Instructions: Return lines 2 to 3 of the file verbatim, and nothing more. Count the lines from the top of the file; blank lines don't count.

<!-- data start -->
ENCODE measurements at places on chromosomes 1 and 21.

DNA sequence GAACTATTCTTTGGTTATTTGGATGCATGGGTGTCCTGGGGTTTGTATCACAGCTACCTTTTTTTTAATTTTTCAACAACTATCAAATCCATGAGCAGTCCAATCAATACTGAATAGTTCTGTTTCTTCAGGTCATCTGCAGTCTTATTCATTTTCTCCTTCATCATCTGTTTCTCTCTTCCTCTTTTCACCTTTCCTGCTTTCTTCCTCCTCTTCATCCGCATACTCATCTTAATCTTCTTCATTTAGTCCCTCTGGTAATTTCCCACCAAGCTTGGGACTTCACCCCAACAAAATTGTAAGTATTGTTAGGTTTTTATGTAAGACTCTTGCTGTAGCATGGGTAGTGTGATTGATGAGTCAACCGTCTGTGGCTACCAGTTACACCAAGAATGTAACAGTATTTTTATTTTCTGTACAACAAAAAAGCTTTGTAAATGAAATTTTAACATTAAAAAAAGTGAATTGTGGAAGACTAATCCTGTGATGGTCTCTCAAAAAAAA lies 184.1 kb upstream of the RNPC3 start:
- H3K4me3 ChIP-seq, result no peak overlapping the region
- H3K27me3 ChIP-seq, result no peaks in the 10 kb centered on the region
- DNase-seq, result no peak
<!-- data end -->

DNA sequence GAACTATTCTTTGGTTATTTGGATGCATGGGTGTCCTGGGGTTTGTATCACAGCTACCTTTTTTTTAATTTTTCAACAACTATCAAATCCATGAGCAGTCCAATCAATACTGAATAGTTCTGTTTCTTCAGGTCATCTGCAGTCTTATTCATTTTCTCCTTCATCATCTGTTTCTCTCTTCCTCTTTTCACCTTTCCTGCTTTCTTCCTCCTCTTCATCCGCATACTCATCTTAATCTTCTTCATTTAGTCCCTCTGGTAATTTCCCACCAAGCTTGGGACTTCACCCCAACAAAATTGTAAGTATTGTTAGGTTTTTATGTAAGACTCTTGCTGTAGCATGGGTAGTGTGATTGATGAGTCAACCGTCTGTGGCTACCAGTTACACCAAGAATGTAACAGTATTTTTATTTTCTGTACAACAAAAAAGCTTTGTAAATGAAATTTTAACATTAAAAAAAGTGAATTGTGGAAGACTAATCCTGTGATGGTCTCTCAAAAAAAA lies 184.1 kb upstream of the RNPC3 start:
- H3K4me3 ChIP-seq, result no peak overlapping the region